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Source:  SF Gate

Richard Hambleton’s death on Oct. 29 caused barely a ripple on the arts scene. Few newspapers and websites — the New York Times was one of the few papers to run an obit — mentioned his passing.

And yet in the early 1980s, Hambleton, Jean-Michel Basquiat and Keith Haring ruled the contemporary art scene, moving in celebrity circles, the subjects of exhibitions that were red-carpet media sensations, and selling their works for exorbitant amounts.

As Hambleton says in Oren Jacoby’s documentary “Shadowman,” in an interview from 2014: “At least Basquiat, you know, died,” he says. “I was alive when I died, you know. That’s the problem.”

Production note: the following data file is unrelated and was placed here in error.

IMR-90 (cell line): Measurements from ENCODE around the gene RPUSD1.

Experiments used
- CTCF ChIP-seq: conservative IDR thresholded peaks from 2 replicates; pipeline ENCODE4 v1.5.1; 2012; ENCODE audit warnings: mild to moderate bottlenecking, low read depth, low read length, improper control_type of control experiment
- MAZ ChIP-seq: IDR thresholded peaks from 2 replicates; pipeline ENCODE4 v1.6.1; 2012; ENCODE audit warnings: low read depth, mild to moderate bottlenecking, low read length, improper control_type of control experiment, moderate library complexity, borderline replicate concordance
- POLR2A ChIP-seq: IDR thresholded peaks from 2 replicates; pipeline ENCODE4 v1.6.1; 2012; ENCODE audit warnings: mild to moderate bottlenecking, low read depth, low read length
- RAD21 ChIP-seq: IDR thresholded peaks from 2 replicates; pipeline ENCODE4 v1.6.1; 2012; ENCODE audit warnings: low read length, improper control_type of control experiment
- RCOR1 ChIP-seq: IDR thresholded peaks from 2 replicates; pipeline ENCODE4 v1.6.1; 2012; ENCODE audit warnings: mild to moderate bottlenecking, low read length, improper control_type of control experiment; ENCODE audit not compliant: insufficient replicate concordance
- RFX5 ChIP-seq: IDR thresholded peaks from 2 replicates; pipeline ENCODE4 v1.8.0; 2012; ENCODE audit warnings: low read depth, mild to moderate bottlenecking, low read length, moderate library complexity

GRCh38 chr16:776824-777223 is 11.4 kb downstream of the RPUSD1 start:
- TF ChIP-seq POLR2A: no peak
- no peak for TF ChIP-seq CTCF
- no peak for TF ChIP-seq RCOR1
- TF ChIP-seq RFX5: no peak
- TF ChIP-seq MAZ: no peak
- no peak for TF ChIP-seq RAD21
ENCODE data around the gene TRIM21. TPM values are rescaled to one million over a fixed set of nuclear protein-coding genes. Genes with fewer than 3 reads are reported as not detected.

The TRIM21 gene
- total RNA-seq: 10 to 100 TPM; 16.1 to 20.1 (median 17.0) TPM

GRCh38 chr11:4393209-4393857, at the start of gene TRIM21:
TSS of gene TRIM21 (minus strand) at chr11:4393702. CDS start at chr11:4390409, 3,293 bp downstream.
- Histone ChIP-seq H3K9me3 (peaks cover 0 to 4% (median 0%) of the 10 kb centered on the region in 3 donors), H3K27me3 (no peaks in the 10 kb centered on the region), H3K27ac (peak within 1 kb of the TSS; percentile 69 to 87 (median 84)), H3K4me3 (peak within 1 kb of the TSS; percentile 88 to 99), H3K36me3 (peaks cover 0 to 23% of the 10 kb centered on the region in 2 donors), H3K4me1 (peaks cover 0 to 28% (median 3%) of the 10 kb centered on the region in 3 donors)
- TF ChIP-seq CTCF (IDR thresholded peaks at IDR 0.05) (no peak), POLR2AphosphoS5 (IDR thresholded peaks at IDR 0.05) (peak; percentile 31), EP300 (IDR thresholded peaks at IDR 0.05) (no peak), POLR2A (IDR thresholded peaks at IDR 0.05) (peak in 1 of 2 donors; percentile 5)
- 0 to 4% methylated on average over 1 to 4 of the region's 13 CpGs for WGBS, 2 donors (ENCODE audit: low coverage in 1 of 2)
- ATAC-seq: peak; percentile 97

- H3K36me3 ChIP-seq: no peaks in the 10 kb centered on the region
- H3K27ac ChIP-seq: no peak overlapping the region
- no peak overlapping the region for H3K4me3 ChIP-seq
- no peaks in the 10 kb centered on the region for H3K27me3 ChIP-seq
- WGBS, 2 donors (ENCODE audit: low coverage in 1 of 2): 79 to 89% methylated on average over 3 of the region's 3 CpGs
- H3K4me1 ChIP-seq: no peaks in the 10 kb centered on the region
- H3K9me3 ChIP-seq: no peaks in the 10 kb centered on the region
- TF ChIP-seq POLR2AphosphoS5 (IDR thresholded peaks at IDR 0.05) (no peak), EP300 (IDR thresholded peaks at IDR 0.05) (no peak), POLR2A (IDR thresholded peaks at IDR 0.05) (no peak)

Indeed, while Basquiat died of a drug overdose at age 27 in 1988 and Haring died at 31 of AIDS in 1990, Hambleton dropped off the map, descending into years of drug addiction and sometimes homelessness, and was generally forgotten until an exhibition backed by Giorgio Armani rocked the art world again in 2009.

Read the story at SF Gate.

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